Egg Vacuum Activity

Egg Vacuum Activity

Carolina Staff

If you are looking for an attention-getting demonstration of the gas laws for physical science students at any grade level, this is it. Basic equipment includes a hard-boiled egg, an Erlenmeyer flask, and burning piece of paper.

Materials needed

  • Erlenmeyer Flask, 1 L, narrow mouth

  • Egg, hard-boiled, shell removed

  • Paper

  • Lighter

  • Tongs

  • Safety Goggles

  • Gloves


Important safety note: Always check glassware for cracks or air bubbles before use. Never use any glassware with cracks or air bubbles in it for this or any other demonstration. Wear safety goggles and gloves.

  1. Place a hard-boiled egg in the mouth of the 1-L Erlenmeyer flask and show that the egg will not pass through the flask's mouth. Remove the egg.

  2. Hold the paper with the tongs, light it, and place it in the flask.

  3. Immediately replace the egg on the flask's mouth.

  4. When the flame extinguishes, the egg is forced into the flask. (Note: If the egg does not get forced into the flask, repeat steps 3 and 4. The flame may go out before the egg is in place.)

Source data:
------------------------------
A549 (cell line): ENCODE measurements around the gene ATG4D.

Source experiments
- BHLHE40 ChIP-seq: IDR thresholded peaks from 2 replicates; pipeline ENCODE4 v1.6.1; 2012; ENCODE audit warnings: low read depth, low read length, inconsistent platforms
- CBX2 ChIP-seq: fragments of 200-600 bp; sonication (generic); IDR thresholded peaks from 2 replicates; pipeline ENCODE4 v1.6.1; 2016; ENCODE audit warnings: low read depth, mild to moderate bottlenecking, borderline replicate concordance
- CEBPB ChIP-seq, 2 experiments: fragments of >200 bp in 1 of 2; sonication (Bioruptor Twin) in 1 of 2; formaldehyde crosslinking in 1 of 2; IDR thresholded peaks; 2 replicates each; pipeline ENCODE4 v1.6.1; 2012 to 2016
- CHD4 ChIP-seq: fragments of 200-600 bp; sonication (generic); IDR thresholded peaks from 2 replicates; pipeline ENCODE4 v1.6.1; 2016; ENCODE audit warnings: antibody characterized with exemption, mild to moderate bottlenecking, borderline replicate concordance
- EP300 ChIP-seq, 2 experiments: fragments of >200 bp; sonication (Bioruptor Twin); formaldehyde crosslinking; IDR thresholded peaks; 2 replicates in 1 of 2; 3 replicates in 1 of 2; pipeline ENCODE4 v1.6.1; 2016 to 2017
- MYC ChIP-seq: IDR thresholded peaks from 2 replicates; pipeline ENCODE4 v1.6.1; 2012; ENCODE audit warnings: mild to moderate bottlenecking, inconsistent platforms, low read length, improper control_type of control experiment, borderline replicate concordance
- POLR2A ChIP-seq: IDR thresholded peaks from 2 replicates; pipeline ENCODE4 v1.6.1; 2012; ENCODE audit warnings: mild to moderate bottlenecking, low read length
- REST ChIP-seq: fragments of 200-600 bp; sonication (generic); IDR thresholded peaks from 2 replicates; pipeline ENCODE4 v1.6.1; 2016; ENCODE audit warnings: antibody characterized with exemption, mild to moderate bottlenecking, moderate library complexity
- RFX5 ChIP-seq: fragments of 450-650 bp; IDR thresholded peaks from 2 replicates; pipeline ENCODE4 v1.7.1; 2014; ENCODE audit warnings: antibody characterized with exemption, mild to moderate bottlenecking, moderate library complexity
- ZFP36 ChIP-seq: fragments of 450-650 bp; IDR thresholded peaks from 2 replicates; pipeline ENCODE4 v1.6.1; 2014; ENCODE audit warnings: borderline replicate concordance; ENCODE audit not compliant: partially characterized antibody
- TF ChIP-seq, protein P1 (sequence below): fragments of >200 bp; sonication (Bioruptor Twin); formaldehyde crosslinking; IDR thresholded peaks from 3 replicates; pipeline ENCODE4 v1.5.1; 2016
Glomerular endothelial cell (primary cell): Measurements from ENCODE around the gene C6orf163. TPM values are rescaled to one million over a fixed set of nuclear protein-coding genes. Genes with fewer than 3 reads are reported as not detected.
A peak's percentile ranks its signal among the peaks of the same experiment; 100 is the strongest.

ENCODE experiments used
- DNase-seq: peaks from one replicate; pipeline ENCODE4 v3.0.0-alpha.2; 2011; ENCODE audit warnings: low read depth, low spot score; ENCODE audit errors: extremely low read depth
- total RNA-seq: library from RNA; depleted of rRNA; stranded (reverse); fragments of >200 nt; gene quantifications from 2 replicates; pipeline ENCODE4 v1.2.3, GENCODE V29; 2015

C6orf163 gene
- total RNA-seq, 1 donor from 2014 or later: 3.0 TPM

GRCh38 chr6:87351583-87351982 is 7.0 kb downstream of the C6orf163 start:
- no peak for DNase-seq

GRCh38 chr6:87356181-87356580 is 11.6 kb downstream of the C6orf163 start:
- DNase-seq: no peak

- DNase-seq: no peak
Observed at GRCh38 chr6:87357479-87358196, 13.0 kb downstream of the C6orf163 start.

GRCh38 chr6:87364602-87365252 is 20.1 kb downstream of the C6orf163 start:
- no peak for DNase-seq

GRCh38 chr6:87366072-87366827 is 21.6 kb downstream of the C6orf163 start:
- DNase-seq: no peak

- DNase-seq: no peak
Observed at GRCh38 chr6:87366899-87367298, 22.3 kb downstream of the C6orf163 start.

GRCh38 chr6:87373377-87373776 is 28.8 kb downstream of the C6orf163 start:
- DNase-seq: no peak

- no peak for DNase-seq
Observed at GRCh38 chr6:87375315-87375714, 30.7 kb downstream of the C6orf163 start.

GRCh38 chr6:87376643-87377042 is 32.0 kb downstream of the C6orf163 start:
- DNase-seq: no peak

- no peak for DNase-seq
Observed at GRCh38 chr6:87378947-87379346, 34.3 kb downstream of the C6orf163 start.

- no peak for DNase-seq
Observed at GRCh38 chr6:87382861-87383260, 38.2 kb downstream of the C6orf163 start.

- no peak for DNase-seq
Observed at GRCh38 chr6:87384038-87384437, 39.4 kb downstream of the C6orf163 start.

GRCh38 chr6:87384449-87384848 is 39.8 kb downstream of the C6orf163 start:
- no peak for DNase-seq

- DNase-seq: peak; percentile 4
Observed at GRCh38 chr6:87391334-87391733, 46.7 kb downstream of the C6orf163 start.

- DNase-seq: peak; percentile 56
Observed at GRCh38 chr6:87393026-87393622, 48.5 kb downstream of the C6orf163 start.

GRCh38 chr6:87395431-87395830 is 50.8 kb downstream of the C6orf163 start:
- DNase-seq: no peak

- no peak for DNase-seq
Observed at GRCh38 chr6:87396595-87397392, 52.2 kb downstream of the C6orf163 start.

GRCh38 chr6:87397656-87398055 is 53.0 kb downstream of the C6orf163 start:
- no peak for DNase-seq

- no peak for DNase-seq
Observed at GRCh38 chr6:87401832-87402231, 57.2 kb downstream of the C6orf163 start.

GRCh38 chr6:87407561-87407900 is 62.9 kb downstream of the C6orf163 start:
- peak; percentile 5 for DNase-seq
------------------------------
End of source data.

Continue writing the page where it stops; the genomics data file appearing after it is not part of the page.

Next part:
What is happening?

As the paper burns, the pressure of the air inside the flask increases. When the oxygen in the flask is consumed, the flame extinguishes, and the air inside the flask cools. The resulting decrease in pressure creates a partial vacuum in the flask, which either forces the egg into the flask or rips it apart.

Make sure your students understand that it is not a decrease in air volume that creates a partial vacuum in the flask (the volume of the flask and the gases within remain constant). The partial vacuum in the flask is created by the decrease in air pressure caused by the rapid drop in temperature when the flame extinguishes.

Carolina Knowledge Center